Find out about eligibility and requirements for the management of intensive grassland adjacent to a watercourse option.
How much will be paid
£202 per hectare (ha).
Where to use this option
Available for Mid Tier and Higher Tier
Only on grassland that meets each of the following requirements:
- sloping fields that drain directly into a watercourse
- it receives more than 200kg/ha of nitrogen per year
- it is identified on the Farm Environment Record (FER) as at risk of soil erosion or surface runoff, or has been identified as important for buffering sensitive habitats
Applicants must have support from a Catchment Sensitive Farming (CSF) officer to use this option.
Applicants must also meet one of the following conditions (see Mid Tier manual section 6.7):
- be following a recommended fertiliser management system to plan nutrient inputs across the farm
- plan to adopt a recommended fertiliser management system within 18 months of the start of the agreement
- qualify as a low intensity farmer
Where this option cannot be used
- on parcels within a severely disadvantaged area (SDA)
How this option will benefit the environment
Reducing stocking density and fertiliser inputs on improved grassland will help reduce soil compaction, surface run-off and risk of diffuse pollution to the watercourse. Reducing surface runoff may help to reduce the risk of flooding. The option may also reduce the risk of nitrate loss to ground and surface water if it is used with SW14 - Nil fertiliser supplement.
- where it is necessary to reseed, establish a grass sward by 1 October using a seed mixture of at least 5 species (see the section “What to sow” below)
- from year 2, manage the sward by grazing or cutting to achieve an average sward height of between 5cm and 15cm in November
- where cutting, cut the sward after 15 July – remove all the cuttings
- exclude all livestock from 1 October to 15 March
- make sure that, by year 2, less than 10% of the area is bare ground
- livestock manures may be applied to supply up to 100 kg/ha of total nitrogen per year - where livestock manures are not used, nitrogen fertiliser can be used to supply no more than 50 kg/ha total nitrogen per year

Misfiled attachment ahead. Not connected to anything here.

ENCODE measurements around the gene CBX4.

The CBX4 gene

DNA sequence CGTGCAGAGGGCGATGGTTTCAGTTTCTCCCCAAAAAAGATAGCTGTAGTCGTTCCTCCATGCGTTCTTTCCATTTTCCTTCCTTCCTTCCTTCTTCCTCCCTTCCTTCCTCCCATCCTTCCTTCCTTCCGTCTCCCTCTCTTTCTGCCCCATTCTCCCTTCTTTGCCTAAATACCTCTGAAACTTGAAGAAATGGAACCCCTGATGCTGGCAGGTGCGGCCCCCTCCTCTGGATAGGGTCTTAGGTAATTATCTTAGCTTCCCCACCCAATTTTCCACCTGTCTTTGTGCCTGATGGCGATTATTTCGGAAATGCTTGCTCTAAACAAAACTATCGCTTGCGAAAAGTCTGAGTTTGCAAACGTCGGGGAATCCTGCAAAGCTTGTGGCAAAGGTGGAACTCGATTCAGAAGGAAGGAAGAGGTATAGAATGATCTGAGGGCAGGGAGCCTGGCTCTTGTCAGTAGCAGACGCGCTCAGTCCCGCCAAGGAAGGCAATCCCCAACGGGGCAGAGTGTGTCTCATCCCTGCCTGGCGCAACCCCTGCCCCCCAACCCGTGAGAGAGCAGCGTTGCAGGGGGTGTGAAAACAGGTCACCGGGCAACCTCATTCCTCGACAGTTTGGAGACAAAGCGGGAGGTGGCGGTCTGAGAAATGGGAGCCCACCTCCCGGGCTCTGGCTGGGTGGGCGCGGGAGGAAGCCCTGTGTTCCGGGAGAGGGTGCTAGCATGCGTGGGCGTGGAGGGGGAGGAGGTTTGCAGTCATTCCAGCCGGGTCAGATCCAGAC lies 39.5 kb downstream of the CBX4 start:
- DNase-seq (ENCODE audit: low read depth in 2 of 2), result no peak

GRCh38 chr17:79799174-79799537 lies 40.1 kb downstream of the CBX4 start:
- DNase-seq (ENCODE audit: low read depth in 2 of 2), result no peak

- use pesticides, except for herbicides to weed wipe or spot treat injurious weeds, invasive non-native species, nettles or bracken
- apply any manure or fertiliser between 15 August and 1 February
Agreement holders will need to keep the following records and supply them on request:
- field operations at parcel level, including associated invoices
- stock records to show grazing activity on each parcel
Applicants will have to send the following with their application:
- written endorsement from a CSF officer
- evidence that a recommended fertiliser management system is used or evidence to support low intensity farmer claim - this information can be provided with the application or within 18 months of the start of the agreement, as applicable
- input records showing that the grassland has received more than 200kg of nitrogen per ha per year
Related Mid Tier options
The following options and supplements can be located on the same area as this option:
- OR1 - Organic conversion - improved permanent grassland
- OT1 - Organic land management - improved permanent grassland
- SW14 - Nil fertiliser supplement
Advice and suggestions for how to carry out this option
The following section gives advice on carrying out this option successfully but does not form part of the requirements for this option.
How to choose the right location
This option should be used in targeted areas to reduce diffuse water pollution. It can also be used to buffer sensitive habitats (ie aquatic habitats designated as Sites of Special Scientific Interest (SSSI)) that are under significant threat from diffuse pollution. For further advice on where this option should be used, refer to national and regional targeting guidelines.
This option will not be suitable:
- if it will have a damaging effect on sites of archaeological interest
- on sites with pests (eg rabbits, mink, thistles and ragwort) that are not under control, and that prevent land management or threaten the established vegetative cover
Where this option is used to buffer sensitive habitats, it may be combined with SW14 - Nil fertiliser supplement.
How to manage the sward
- where required to reseed, remove any subsoil compaction except on archaeological features
- control weeds and cut regularly in the first 12 to 24 months of establishment to encourage grasses to tiller
- where cutting, avoid doing so when the soil is wet, to prevent compaction
- remove any cuttings that will otherwise damage the sward
- manure or fertiliser should not be applied between 15 August and 1 February
- avoid supplementary feeding, except with mineral blocks
What to sow
Where required to reseed, the choice of grass species should be tailored to the soil type and cutting regime.
The following species will grow in most conditions and can form part of a basic grass seed mixture (however, cocksfoot and timothy should be used with care, as they are tussocky, vigorous and can become dominant):
- crested dogstail
- red fescue
- smooth stalked meadow grass
The environmental benefits can be increased by adding wildflowers. Where adding wildflowers, applicants should ensure that the grass mixture is not too vigorous. Fairly robust flower species should be used, such as:
- ox-eye daisy
- black knapweed
- common sorrel
Catchment Sensitive Farming
Catchment Sensitive Farming (CSF) operates in parts of the country where there are water quality issues linked to farming. The scheme provides farmers with free advice and training. See guidance for further information on CSF support.
Published: 2 April 2015
Updated: 10 March 2017
- Updated for 2017 applications.
- Information updated for applications in 2016.
- First published.